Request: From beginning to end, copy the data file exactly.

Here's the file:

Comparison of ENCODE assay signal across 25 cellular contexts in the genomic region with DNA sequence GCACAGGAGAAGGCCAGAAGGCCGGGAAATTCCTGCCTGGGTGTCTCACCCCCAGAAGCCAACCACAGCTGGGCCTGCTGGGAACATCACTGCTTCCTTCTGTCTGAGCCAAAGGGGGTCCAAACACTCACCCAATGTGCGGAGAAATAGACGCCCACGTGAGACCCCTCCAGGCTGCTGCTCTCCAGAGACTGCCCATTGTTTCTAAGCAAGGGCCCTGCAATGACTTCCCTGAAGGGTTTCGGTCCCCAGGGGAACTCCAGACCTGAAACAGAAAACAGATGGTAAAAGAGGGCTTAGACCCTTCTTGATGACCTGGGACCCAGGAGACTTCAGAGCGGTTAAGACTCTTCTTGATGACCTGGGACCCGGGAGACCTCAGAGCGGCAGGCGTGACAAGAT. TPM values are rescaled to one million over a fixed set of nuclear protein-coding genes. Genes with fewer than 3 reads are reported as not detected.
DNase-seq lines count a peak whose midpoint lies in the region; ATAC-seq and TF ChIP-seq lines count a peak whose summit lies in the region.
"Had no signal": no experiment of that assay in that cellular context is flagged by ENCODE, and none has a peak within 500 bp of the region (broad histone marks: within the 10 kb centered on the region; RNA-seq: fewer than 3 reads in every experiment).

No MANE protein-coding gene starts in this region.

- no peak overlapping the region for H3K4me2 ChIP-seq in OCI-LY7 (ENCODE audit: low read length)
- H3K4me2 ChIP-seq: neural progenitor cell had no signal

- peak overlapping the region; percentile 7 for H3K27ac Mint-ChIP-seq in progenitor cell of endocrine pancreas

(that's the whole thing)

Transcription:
Comparison of ENCODE assay signal across 25 cellular contexts in the genomic region with DNA sequence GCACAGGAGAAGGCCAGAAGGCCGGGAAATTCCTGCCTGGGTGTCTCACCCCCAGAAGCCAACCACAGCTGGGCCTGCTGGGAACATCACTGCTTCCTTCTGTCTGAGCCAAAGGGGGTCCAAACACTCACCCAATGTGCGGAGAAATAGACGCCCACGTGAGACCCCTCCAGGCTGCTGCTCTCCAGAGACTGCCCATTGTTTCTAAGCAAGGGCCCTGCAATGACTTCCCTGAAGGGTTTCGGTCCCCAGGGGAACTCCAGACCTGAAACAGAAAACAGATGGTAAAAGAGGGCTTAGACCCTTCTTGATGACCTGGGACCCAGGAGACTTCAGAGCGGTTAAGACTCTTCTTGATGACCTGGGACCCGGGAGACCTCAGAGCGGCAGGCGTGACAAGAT. TPM values are rescaled to one million over a fixed set of nuclear protein-coding genes. Genes with fewer than 3 reads are reported as not detected.
DNase-seq lines count a peak whose midpoint lies in the region; ATAC-seq and TF ChIP-seq lines count a peak whose summit lies in the region.
"Had no signal": no experiment of that assay in that cellular context is flagged by ENCODE, and none has a peak within 500 bp of the region (broad histone marks: within the 10 kb centered on the region; RNA-seq: fewer than 3 reads in every experiment).

No MANE protein-coding gene starts in this region.

- no peak overlapping the region for H3K4me2 ChIP-seq in OCI-LY7 (ENCODE audit: low read length)
- H3K4me2 ChIP-seq: neural progenitor cell had no signal

- peak overlapping the region; percentile 7 for H3K27ac Mint-ChIP-seq in progenitor cell of endocrine pancreas